The world continues to be threatened by non-state, religiously-rationalized violence. While some fail to the see the connections between the United States’ intervention in the Middle East and this ongoing threat, the non-state perpetrators of terror consistently identify American meddling as one of their principle motivating grievances. What are the social and cultural roots of different religious positions on the war in Iraq?
Christianity and American State Violence in Iraq returns to a critical moment in U.S. foreign policy, during which American Christians publicly debated war in Iraq. It examines the religious precepts that were used to argue both for and against the United States’ military engagement in Iraq. To capture this behavior, Christopher A. Morrissey delves into the distinct social and cultural origins of both war-supporting and war-challenging positions. His analysis represents an improved understanding of the public role of religion in important foreign policy debates and helps us better understand how religious culture can legitimate or challenge state violence. An original and timely resource on the social sources of religion’s ambivalence towards violence and peace in the US and abroad.
Table of Contents
1. Religious Ambivalence and the United States of America 2. Making 9/11 Sacred: Interpreting Threats to America 3. The Battle is Joined: Religious Advocacy on Iraq 4. Different Gospels: Religious Difference in America 5. The Difference? Knowing Victims 6. Conclusion—Religion and Public Support for the War and Consequences for Our Understanding
Christopher A. Morrissey, PhD, has been Visiting Assistant Professor of Sociology at George Fox University and has taught at Calvin College, the University of Notre Dame, the University of Saint Francis (Ind.) and Saint Mary's College (IN). His research interests include the politics of war and peace in the U.S., religion, war and peace and congregational life in the historic peace churches.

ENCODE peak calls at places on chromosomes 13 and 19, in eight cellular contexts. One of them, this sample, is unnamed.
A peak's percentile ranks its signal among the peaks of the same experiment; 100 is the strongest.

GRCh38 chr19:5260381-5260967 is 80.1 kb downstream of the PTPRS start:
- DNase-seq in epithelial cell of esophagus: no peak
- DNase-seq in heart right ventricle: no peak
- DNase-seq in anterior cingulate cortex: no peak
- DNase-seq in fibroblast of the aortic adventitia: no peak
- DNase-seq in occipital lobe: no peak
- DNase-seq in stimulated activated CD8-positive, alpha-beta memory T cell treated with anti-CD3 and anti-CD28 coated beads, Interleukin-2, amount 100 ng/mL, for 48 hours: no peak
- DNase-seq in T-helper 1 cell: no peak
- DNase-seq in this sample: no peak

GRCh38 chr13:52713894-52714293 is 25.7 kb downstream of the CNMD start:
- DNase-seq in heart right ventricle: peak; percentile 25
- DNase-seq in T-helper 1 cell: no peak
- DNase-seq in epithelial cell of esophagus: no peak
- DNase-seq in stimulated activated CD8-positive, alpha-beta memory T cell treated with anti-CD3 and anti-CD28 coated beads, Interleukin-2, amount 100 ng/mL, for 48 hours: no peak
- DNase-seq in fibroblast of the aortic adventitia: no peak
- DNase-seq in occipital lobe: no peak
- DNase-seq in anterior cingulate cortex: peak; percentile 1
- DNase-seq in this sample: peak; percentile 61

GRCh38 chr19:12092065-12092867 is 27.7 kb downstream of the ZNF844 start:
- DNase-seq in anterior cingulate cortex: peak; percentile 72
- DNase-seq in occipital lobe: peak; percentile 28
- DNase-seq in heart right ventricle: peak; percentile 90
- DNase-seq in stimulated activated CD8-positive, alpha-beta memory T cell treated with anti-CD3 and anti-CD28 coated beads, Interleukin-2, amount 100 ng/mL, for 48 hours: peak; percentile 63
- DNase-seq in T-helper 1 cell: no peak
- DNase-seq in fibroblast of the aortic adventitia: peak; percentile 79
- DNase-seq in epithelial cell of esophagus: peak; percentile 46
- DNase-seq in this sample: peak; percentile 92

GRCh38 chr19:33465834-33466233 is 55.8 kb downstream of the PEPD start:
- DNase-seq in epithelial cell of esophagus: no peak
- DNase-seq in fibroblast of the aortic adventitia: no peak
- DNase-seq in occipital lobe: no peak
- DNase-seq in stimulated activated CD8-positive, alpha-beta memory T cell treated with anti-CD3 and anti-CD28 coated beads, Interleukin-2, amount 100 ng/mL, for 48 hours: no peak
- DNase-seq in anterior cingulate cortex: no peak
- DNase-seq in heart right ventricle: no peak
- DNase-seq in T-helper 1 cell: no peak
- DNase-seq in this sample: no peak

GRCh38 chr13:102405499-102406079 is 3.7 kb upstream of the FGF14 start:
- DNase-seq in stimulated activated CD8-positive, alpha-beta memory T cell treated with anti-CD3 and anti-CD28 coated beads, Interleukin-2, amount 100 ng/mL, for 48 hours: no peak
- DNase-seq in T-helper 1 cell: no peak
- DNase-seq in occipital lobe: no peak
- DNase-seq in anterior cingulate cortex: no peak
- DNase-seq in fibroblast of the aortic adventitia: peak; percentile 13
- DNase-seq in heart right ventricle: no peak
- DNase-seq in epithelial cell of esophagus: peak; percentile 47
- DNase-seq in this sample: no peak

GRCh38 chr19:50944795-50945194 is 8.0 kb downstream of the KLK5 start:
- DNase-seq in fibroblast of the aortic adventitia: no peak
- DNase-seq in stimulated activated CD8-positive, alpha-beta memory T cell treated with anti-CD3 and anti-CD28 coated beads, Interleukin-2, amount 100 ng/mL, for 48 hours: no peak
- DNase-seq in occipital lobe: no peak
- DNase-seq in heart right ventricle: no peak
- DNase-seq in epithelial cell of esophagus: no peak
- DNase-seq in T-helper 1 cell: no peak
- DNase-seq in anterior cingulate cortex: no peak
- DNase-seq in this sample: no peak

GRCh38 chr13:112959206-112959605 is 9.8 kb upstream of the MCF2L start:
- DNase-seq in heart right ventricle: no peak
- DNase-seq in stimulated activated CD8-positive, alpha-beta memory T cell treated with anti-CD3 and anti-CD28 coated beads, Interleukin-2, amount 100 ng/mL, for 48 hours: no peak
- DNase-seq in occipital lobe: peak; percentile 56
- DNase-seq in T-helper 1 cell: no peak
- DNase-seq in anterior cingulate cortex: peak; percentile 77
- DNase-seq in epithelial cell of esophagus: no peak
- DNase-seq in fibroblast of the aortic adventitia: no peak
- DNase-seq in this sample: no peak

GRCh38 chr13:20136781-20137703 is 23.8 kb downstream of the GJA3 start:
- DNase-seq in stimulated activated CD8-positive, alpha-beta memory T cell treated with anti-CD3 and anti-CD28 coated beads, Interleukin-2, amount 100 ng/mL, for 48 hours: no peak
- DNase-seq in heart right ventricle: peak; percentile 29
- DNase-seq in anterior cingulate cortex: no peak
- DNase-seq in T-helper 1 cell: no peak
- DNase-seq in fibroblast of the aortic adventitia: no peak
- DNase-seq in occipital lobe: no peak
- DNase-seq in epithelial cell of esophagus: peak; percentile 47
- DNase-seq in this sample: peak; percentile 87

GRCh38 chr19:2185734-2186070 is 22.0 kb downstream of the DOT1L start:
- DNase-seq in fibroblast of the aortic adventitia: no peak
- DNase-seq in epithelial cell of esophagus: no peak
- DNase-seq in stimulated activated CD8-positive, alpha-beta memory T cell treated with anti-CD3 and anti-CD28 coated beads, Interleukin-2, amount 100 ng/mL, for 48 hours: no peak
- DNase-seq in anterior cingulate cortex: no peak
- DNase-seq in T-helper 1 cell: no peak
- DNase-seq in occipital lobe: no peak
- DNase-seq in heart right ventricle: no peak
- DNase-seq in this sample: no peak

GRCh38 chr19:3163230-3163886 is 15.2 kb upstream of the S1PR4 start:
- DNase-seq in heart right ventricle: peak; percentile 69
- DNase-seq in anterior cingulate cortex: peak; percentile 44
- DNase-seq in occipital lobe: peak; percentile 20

'Perhaps there is no greater ethical dilemma for Christians than whether to support acts of war, and the question of whether to back the U.S. invasion of Iraq is a striking case in point. In this timely book, the ethical debate over this issue reveals not only the political divisions in American Christianity but also its deep moral ambivalence about militancy and pacifism. It is a thoughtful reflection on the relation of religion and politics, exploring issues that resonate throughout Christendom and all of the world's religious traditions.' - Mark Juergensmeyer, author of Terror in the Mind of God: The Global Rise of Religious Violence
'Drawing on extensive public records and dozens of in-depth interviews with American Christians who advocated for or against a possible war with Iraq in the months leading up to the U.S. invasion of the spring of 2003, Christopher A. Morrissey examines the implications of the agonizing diversity of views and moral arguments across and also within Christian denominations and communities. In doing so, he puts on display the internal pluralism of religious traditions and therefore puts to rest any lingering assumptions that religions or religious actors take predictable or monolithic positions on fundamental questions of war, peace or public policy.' - Scott Appleby, University of Notre Dame